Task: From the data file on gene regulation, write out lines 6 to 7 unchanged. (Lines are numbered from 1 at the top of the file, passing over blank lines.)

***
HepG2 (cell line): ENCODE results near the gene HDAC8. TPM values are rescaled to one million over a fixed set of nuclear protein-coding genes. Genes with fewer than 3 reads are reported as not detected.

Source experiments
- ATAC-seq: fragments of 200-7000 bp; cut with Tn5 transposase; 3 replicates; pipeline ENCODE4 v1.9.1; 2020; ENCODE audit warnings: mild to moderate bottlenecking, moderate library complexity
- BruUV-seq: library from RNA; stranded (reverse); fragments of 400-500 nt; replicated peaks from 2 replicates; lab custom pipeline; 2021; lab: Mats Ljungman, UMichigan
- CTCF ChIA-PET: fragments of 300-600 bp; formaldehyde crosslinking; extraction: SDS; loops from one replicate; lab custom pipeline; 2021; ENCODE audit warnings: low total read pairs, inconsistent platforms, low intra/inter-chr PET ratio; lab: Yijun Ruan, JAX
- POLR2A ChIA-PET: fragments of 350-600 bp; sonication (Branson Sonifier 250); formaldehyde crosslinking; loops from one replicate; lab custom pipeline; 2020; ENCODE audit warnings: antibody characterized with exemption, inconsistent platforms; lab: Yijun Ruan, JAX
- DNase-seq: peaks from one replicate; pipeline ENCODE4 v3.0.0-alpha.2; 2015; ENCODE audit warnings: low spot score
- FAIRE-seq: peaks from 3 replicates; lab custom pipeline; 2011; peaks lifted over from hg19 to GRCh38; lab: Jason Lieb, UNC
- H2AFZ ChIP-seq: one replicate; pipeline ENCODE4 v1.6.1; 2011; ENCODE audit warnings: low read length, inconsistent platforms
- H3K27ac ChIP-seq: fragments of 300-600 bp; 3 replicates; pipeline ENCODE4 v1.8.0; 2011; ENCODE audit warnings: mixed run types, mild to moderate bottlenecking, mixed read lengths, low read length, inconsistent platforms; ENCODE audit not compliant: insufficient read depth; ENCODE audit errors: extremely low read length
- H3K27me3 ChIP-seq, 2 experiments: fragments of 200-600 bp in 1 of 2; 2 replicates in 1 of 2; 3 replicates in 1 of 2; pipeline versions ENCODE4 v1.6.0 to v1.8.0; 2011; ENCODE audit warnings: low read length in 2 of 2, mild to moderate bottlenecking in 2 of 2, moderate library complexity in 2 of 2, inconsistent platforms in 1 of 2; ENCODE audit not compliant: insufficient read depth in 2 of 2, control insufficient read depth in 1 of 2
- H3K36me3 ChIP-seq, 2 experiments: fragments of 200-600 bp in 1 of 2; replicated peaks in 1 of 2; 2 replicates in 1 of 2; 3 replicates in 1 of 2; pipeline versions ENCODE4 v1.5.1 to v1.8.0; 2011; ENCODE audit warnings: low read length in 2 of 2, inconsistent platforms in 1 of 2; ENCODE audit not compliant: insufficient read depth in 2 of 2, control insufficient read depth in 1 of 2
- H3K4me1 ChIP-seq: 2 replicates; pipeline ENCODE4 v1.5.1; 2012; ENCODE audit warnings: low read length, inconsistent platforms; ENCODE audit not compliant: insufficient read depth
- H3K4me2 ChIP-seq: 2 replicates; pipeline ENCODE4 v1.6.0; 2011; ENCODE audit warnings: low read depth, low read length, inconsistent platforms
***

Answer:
- POLR2A ChIA-PET: fragments of 350-600 bp; sonication (Branson Sonifier 250); formaldehyde crosslinking; loops from one replicate; lab custom pipeline; 2020; ENCODE audit warnings: antibody characterized with exemption, inconsistent platforms; lab: Yijun Ruan, JAX
- DNase-seq: peaks from one replicate; pipeline ENCODE4 v3.0.0-alpha.2; 2015; ENCODE audit warnings: low spot score